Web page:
I’m working on large project a book.
I want to use Bookmarks to get to a particular place in the document.
However, when I go to View -> Text Bookmarks the menu is empty unless I am on the page where the bookmark is (which eliminates the usefulness of using bookmarks to go quickly somewhere in a large document).
If I select everything in the binder the bookmarks appear but it takes a very long time before they do.
It seems that before bookmarks are accessible Scrivener has to read the document and find the bookmarks within it?
This is less useful for a large document.
However I looked for the bookmark just after opening the project. After a while maybe Scrivener does it reading in the background and catches up?
I’m working on large project a book.
Yes, bookmarks aren’t really that useful because of the way they work, and are being removed from a future version. Theres’s no way to jump immediately to a particular location in a particular document, I’m afraid (and no plans to add anything like this in upcoming versions, which isn’t to say that it will never be added).
All the best,
“aren’t really that useful” is an understatement, and wouldn’t it be nice if the manual explained this?
The user manual phrases things in standard Scrivener terminology, wherein the word “document” does not refer to the entire Scrivener project, nor any collective segment of that project (such as the Draft folder, although one can think of the Draft as being “a document” in a conceptual fashion, if it will be compiled front to end as one file, this isn’t a technical description of it). A text document, how the manual uses the phrase, is specifically one single item (of any kind) in the Binder. So when it refers to the usefulness of this feature in relation to “text in longer documents”, it means specifically that, long text items that are unwieldy to scroll through given their length, that have not been broken up into smaller chunks for whatever reason.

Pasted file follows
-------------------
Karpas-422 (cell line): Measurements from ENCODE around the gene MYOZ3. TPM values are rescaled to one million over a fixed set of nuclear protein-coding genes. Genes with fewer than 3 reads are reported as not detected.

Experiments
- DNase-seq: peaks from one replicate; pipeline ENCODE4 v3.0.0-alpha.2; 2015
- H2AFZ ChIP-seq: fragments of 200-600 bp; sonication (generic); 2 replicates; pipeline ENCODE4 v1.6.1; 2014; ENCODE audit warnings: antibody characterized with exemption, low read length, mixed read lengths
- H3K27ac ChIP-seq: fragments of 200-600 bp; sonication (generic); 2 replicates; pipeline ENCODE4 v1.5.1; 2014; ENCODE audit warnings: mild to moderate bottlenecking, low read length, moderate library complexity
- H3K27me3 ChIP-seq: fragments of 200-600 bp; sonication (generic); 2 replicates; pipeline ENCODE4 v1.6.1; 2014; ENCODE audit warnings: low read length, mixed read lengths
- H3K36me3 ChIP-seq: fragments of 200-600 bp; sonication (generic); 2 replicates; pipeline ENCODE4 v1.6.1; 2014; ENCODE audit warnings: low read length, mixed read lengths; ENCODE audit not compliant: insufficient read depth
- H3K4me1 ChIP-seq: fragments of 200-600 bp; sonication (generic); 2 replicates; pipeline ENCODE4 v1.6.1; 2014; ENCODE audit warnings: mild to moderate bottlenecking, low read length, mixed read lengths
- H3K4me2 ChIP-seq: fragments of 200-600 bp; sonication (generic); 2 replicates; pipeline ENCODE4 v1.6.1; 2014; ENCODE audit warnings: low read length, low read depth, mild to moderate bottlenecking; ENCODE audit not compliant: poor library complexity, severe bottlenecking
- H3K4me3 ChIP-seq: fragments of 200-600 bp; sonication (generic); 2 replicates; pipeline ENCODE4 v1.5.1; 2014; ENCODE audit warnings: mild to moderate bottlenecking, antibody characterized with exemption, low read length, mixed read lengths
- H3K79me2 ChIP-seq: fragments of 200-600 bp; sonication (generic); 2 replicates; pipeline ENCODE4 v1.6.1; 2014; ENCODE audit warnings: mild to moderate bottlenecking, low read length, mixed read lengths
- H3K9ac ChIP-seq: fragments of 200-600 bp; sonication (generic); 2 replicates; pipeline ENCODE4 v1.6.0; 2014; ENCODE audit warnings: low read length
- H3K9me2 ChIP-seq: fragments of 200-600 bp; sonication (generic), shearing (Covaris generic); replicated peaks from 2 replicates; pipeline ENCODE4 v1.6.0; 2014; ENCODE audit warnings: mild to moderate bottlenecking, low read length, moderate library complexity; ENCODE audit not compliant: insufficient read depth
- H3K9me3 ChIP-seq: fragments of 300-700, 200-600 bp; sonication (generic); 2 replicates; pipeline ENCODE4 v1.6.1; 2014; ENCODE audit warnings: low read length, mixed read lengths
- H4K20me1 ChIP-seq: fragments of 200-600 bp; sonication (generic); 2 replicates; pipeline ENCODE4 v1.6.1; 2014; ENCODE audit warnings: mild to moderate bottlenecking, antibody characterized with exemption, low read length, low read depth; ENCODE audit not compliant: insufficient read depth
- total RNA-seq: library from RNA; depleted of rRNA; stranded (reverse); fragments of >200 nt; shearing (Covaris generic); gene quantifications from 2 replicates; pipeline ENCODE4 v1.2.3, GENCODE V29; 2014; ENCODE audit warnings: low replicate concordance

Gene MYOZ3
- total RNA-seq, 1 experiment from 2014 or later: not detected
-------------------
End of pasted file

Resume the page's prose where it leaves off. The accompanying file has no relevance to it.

What you are attempting to do is something the software can do, by the way, it’s just not automatic about it, instead it is extremely flexible and powerful about it. You can use inline annotations to put down a searchable marker in the text to tag a spot—inserting the date and time is convenient and easy for that since both have a keyboard shortcut. What I just described is achieved with Shift-Cmd-A + Shift-Opt-Cmd-D. That part right there is fundamentally very similar to the existing Text Bookmark feature—we’re just using something a little more unique and expressive than an asterisk.
How you use that marker is up to you really, but keep in mind you can load a string of text into the Find tool with Cmd-E and that Cmd-G will find the next instance of that text, all without even bringing up the Find panel. What I do myself is store the marker with the link pointing to the document. Want a master list of bookmarks with stored markers? Project References are great for that, even just a list of hyperlinks in Project Notes. And of course the technique works from other areas of the Binder as well, such as links hidden within inline annotations, and this concept even can be taken completely outside of Scrivener! You can right-click on the document you wish to refer to, copy its document link, and then paste that into say, OmniFocus and supply the marker as well. Now when you come across that To-Do item in the future, you click the link, Scrivener opens the project if necessary, opens the document within the Binder, and you have your marker ready to search for.